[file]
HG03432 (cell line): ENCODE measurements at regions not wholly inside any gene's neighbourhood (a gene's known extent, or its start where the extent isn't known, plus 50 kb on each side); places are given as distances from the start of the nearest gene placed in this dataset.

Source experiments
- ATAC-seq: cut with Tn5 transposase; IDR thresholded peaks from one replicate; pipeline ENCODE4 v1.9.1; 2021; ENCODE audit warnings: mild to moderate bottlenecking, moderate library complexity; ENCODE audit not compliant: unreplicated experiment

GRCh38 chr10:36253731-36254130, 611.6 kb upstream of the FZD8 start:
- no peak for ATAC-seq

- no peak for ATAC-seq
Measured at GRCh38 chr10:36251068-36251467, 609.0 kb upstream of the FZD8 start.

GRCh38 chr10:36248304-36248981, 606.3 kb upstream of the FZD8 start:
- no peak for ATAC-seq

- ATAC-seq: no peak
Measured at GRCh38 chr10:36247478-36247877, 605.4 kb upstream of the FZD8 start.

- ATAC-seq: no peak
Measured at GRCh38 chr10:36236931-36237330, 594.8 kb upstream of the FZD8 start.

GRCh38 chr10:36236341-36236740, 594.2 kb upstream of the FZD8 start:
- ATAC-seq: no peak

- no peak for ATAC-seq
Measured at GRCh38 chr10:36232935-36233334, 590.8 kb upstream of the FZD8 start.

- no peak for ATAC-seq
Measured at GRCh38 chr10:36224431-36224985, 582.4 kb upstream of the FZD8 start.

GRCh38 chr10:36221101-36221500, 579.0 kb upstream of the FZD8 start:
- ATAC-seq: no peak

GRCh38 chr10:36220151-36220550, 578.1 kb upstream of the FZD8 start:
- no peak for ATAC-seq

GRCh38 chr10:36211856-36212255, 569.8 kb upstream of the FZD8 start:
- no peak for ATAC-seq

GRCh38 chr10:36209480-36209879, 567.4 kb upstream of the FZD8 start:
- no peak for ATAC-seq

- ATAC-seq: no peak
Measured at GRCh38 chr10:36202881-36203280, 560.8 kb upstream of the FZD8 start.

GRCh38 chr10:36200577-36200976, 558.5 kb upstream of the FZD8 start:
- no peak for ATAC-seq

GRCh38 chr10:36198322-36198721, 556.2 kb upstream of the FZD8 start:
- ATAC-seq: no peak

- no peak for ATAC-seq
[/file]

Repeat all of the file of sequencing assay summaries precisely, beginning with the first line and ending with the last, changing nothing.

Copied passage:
HG03432 (cell line): ENCODE measurements at regions not wholly inside any gene's neighbourhood (a gene's known extent, or its start where the extent isn't known, plus 50 kb on each side); places are given as distances from the start of the nearest gene placed in this dataset.

Source experiments
- ATAC-seq: cut with Tn5 transposase; IDR thresholded peaks from one replicate; pipeline ENCODE4 v1.9.1; 2021; ENCODE audit warnings: mild to moderate bottlenecking, moderate library complexity; ENCODE audit not compliant: unreplicated experiment

GRCh38 chr10:36253731-36254130, 611.6 kb upstream of the FZD8 start:
- no peak for ATAC-seq

- no peak for ATAC-seq
Measured at GRCh38 chr10:36251068-36251467, 609.0 kb upstream of the FZD8 start.

GRCh38 chr10:36248304-36248981, 606.3 kb upstream of the FZD8 start:
- no peak for ATAC-seq

- ATAC-seq: no peak
Measured at GRCh38 chr10:36247478-36247877, 605.4 kb upstream of the FZD8 start.

- ATAC-seq: no peak
Measured at GRCh38 chr10:36236931-36237330, 594.8 kb upstream of the FZD8 start.

GRCh38 chr10:36236341-36236740, 594.2 kb upstream of the FZD8 start:
- ATAC-seq: no peak

- no peak for ATAC-seq
Measured at GRCh38 chr10:36232935-36233334, 590.8 kb upstream of the FZD8 start.

- no peak for ATAC-seq
Measured at GRCh38 chr10:36224431-36224985, 582.4 kb upstream of the FZD8 start.

GRCh38 chr10:36221101-36221500, 579.0 kb upstream of the FZD8 start:
- ATAC-seq: no peak

GRCh38 chr10:36220151-36220550, 578.1 kb upstream of the FZD8 start:
- no peak for ATAC-seq

GRCh38 chr10:36211856-36212255, 569.8 kb upstream of the FZD8 start:
- no peak for ATAC-seq

GRCh38 chr10:36209480-36209879, 567.4 kb upstream of the FZD8 start:
- no peak for ATAC-seq

- ATAC-seq: no peak
Measured at GRCh38 chr10:36202881-36203280, 560.8 kb upstream of the FZD8 start.

GRCh38 chr10:36200577-36200976, 558.5 kb upstream of the FZD8 start:
- no peak for ATAC-seq

GRCh38 chr10:36198322-36198721, 556.2 kb upstream of the FZD8 start:
- ATAC-seq: no peak

- no peak for ATAC-seq